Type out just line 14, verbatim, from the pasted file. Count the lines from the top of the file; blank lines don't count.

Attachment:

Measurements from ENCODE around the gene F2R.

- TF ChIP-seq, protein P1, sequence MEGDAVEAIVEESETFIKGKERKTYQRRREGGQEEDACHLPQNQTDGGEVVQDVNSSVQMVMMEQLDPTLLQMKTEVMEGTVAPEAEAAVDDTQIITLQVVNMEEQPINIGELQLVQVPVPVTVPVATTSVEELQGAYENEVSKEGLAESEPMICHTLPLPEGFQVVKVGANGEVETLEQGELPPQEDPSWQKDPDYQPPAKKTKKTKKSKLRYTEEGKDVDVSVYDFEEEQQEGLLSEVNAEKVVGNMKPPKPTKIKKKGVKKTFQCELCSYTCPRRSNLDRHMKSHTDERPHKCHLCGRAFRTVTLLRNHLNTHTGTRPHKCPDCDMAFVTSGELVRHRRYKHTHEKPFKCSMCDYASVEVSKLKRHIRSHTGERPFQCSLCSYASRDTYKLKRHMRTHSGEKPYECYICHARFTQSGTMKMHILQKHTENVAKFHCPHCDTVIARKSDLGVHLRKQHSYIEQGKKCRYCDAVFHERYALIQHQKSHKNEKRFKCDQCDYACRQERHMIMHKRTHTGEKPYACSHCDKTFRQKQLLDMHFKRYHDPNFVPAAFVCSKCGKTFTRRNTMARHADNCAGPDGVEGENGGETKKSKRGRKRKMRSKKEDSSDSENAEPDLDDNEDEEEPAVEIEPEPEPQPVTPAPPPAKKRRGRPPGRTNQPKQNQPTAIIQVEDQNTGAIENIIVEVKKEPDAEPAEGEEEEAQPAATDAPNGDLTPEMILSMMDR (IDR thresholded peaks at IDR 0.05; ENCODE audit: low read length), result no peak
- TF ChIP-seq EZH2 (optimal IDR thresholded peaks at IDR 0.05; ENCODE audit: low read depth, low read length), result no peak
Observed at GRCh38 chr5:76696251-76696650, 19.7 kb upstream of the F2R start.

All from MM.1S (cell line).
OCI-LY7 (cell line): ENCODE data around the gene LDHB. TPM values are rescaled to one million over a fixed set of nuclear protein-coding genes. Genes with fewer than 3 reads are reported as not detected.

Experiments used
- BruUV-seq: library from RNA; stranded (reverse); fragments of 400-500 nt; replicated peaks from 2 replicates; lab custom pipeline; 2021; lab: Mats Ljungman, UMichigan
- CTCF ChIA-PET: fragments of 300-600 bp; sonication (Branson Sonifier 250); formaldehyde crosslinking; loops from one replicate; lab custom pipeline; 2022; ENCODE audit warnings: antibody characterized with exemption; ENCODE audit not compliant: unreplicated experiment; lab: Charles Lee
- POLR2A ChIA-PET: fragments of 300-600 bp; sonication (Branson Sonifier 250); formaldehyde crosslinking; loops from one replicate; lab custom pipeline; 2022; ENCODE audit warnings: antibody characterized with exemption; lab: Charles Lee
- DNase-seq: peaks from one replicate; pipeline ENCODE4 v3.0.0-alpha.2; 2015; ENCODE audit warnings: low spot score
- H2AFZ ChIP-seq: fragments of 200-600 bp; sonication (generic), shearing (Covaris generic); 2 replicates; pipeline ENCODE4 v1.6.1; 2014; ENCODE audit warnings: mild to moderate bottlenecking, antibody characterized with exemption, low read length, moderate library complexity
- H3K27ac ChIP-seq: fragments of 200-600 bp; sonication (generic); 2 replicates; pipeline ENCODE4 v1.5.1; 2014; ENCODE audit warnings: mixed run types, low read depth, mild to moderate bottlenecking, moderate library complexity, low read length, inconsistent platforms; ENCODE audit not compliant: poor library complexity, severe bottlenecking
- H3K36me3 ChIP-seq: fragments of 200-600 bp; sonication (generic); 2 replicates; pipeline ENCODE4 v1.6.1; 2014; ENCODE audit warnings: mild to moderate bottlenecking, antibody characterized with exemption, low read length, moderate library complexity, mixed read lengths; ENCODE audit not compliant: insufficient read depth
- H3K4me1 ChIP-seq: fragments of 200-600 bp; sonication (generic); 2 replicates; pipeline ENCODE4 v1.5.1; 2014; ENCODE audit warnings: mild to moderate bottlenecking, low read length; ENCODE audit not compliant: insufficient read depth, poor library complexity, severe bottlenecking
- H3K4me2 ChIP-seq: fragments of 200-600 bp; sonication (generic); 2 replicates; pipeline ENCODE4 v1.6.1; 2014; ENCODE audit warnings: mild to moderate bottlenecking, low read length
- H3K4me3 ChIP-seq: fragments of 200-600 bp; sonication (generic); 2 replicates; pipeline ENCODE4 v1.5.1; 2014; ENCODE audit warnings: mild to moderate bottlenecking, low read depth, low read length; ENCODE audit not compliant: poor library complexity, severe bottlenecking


- H3K36me3 ChIP-seq: fragments of 200-600 bp; sonication (generic); 2 replicates; pipeline ENCODE4 v1.6.1; 2014; ENCODE audit warnings: mild to moderate bottlenecking, antibody characterized with exemption, low read length, moderate library complexity, mixed read lengths; ENCODE audit not compliant: insufficient read depth